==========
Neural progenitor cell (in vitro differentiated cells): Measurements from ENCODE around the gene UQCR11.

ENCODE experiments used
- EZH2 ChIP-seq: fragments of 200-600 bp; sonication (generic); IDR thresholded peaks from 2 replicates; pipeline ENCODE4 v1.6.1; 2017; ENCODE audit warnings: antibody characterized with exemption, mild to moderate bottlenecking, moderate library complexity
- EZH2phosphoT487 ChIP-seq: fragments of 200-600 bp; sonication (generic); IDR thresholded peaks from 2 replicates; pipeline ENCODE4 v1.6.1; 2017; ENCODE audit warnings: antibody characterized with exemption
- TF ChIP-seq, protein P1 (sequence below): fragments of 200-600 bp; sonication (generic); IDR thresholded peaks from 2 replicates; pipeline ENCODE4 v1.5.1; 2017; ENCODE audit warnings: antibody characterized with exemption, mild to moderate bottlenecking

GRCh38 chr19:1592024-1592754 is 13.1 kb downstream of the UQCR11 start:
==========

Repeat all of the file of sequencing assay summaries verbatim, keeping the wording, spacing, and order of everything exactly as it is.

Neural progenitor cell (in vitro differentiated cells): Measurements from ENCODE around the gene UQCR11.

ENCODE experiments used
- EZH2 ChIP-seq: fragments of 200-600 bp; sonication (generic); IDR thresholded peaks from 2 replicates; pipeline ENCODE4 v1.6.1; 2017; ENCODE audit warnings: antibody characterized with exemption, mild to moderate bottlenecking, moderate library complexity
- EZH2phosphoT487 ChIP-seq: fragments of 200-600 bp; sonication (generic); IDR thresholded peaks from 2 replicates; pipeline ENCODE4 v1.6.1; 2017; ENCODE audit warnings: antibody characterized with exemption
- TF ChIP-seq, protein P1 (sequence below): fragments of 200-600 bp; sonication (generic); IDR thresholded peaks from 2 replicates; pipeline ENCODE4 v1.5.1; 2017; ENCODE audit warnings: antibody characterized with exemption, mild to moderate bottlenecking

GRCh38 chr19:1592024-1592754 is 13.1 kb downstream of the UQCR11 start: